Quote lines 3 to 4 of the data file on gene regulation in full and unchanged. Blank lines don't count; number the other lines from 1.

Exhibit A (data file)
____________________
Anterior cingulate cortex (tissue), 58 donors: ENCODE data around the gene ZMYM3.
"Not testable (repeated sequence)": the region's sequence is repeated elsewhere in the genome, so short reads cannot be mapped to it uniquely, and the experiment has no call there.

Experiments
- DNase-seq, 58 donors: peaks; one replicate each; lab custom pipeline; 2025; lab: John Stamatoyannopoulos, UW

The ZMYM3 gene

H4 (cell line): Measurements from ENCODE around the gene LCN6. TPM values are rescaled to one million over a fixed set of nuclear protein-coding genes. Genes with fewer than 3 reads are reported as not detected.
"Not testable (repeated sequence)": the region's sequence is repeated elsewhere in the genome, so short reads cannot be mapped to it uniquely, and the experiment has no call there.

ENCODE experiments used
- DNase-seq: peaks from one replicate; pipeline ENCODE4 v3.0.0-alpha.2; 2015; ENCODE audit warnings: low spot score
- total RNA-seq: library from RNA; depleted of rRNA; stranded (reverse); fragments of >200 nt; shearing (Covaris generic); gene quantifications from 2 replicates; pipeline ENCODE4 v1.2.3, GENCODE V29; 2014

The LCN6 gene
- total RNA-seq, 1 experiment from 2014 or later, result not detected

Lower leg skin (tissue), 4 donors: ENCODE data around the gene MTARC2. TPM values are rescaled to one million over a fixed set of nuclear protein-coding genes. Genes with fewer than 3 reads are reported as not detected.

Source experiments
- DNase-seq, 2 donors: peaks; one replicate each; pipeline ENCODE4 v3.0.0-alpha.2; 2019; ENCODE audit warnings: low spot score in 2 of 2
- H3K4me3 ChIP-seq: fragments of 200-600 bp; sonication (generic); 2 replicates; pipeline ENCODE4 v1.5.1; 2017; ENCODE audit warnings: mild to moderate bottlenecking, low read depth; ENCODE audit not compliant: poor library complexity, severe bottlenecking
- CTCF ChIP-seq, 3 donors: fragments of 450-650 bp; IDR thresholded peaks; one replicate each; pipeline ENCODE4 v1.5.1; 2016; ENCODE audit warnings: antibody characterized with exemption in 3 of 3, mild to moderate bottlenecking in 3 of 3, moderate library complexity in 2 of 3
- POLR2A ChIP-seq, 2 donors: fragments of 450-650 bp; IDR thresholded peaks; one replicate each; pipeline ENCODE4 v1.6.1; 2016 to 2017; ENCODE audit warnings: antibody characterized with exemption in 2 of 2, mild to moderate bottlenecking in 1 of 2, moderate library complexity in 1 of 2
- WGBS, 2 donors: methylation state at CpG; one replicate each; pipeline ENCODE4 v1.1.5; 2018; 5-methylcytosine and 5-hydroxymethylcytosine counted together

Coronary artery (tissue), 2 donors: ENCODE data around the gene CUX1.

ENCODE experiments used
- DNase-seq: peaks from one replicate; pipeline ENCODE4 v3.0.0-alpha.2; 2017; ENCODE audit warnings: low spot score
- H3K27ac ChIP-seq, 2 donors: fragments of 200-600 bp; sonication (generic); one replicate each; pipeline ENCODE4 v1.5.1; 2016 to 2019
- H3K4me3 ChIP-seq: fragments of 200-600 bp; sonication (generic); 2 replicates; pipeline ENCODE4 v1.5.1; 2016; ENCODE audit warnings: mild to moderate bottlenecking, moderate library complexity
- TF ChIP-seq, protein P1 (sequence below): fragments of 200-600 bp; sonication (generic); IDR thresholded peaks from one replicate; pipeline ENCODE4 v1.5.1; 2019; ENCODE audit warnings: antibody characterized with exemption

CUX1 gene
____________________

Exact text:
Experiments
- DNase-seq, 58 donors: peaks; one replicate each; lab custom pipeline; 2025; lab: John Stamatoyannopoulos, UW